Of global Gross Domestic Product (GDP), 10% is contributed by the construction industry, which is worth annually about USD 8 trillion. With world annual cement production exceeding 4 billion tonnes and contributing 5 to 8% of global CO2 emissions, there is ample motivation to reduce this figure, partly by using reactive waste. The cement industry has been utilising waste such as coal fly ash and blast furnace slag for many years by blending with Portland cement, hence reducing CO2 emissions by about 30%. In order to reduce such emissions significantly, a shift in binder chemistry is required. Alkali-activated cement (AAC) made from fly ash, metallurgical slags and natural pozzolans could reduce CO2 emissions by at least 80% compared with blended Portland cement (PC).

Although the valorisation of waste utilising AAC technology creates a new value chain, there are substantial barriers to the commercial adoption of AAC, or any alternative binder system. All concrete standards are based on the implicit assumption that PC is the main binder, while some standards like the European standards specify a minimum PC content. Therefore, if no or little PC is used the concrete does not comply with the standards, hence few design engineers and asset owners are prepared to accept the risk. In the absence of a long in-service track record, research is required to validate durability testing methods and improve AAC technology. Even when asset owners and accept the results of durability testing of AAC, a key barrier to entry into an established market is access to a suitable supply of source materials. High profile projects in Australia have demonstrated the vast regulatory, asset management, liability and industry stakeholder engagement process required to commercialise AAC.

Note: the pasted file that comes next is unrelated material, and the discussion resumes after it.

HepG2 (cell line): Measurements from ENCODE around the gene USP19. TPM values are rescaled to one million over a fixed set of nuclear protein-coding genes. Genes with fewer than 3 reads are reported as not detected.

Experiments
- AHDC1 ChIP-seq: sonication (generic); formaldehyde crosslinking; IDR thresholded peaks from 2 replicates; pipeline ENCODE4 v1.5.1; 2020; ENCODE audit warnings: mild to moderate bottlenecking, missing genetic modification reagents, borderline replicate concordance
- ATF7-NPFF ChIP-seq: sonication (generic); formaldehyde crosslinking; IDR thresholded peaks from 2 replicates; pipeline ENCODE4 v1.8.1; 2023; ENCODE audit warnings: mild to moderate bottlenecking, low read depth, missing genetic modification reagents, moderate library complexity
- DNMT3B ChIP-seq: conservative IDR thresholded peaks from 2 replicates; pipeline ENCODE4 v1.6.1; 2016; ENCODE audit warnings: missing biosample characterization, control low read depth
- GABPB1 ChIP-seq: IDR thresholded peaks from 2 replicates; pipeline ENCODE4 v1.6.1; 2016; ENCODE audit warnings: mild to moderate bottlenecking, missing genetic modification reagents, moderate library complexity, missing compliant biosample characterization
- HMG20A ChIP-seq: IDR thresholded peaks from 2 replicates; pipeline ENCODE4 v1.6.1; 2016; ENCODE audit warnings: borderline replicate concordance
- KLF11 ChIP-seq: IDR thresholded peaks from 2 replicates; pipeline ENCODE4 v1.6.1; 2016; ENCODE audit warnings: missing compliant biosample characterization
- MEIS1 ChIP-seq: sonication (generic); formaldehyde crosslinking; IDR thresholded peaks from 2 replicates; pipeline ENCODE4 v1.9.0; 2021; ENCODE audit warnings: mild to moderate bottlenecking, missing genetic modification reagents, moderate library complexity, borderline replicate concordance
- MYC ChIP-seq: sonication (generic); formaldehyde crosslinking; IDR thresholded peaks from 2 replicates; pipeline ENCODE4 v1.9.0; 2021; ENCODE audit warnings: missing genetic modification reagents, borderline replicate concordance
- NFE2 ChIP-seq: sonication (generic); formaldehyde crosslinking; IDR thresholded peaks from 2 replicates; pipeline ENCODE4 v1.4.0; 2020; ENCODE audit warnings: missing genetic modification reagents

Jannie S.J. Van Deventer

Jannie van Deventer was educated in South Africa, where he was Head of Chemical Engineering at the University of ...